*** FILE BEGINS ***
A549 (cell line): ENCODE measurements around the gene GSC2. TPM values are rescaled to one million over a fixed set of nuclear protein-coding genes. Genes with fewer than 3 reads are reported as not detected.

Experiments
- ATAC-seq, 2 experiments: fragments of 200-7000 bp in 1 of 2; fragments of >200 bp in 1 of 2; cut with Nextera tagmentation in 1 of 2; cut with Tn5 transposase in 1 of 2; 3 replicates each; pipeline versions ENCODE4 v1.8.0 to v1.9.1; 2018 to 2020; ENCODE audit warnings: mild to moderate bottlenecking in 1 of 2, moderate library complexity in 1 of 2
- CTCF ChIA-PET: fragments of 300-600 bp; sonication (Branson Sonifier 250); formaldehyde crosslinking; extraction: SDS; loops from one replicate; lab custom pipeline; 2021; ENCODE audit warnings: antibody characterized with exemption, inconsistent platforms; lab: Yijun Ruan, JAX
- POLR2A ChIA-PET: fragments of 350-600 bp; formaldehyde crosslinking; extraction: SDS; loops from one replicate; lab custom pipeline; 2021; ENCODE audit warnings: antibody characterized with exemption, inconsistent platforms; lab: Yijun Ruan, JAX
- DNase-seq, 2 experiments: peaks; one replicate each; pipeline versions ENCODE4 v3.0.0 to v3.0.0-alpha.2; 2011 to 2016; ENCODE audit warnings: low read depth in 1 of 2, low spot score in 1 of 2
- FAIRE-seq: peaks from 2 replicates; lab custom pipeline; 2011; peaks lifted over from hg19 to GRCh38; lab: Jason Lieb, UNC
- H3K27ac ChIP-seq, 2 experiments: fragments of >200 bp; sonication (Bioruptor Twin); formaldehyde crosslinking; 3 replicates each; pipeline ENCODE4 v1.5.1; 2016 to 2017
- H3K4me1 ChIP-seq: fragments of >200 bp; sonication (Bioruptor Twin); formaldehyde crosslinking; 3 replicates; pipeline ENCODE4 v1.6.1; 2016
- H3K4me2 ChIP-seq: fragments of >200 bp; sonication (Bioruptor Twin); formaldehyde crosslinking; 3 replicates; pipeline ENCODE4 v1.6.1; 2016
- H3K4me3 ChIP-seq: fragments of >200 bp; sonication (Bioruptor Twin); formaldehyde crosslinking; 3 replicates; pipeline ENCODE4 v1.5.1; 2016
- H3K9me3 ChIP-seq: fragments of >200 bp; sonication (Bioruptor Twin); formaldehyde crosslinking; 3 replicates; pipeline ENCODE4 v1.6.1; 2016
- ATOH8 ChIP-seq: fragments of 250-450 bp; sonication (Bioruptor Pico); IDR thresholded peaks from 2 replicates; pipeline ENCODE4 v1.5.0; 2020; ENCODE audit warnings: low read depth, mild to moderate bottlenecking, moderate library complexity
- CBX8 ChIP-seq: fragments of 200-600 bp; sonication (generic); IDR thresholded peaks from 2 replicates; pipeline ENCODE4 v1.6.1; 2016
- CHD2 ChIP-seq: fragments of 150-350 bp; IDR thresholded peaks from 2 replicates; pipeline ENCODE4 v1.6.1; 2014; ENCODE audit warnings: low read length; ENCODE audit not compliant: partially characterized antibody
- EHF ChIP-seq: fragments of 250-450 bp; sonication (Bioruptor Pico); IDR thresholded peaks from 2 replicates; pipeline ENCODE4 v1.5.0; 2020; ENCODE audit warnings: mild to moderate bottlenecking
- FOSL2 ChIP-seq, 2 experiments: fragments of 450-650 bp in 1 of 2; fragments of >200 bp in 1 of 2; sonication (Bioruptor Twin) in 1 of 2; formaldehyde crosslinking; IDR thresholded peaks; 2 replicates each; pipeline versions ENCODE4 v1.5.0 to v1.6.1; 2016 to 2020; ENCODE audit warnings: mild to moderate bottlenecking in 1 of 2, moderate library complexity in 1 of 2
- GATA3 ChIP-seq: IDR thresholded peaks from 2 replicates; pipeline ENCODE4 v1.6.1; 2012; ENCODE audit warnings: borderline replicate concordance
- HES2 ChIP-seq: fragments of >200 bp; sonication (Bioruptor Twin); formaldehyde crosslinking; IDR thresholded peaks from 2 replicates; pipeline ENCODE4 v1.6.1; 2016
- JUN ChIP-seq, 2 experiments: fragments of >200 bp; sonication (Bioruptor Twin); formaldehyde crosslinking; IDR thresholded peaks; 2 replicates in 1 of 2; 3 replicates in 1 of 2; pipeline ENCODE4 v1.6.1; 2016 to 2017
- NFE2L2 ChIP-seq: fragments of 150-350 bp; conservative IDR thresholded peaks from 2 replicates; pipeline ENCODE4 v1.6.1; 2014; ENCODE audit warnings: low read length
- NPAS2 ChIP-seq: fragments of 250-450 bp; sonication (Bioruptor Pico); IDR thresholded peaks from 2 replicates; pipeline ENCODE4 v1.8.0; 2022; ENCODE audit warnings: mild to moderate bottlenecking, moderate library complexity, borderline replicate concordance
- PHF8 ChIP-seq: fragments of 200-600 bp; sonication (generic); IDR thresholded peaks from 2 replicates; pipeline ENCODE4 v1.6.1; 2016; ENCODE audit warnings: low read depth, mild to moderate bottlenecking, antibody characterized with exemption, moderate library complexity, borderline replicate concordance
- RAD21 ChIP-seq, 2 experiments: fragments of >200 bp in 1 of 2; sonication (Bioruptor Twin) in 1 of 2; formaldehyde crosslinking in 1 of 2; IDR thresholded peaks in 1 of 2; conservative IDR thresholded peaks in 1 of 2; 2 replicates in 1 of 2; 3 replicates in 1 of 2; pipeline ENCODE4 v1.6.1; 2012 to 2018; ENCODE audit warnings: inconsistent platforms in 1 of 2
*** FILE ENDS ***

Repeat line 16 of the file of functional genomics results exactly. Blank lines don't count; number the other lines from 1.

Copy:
- EHF ChIP-seq: fragments of 250-450 bp; sonication (Bioruptor Pico); IDR thresholded peaks from 2 replicates; pipeline ENCODE4 v1.5.0; 2020; ENCODE audit warnings: mild to moderate bottlenecking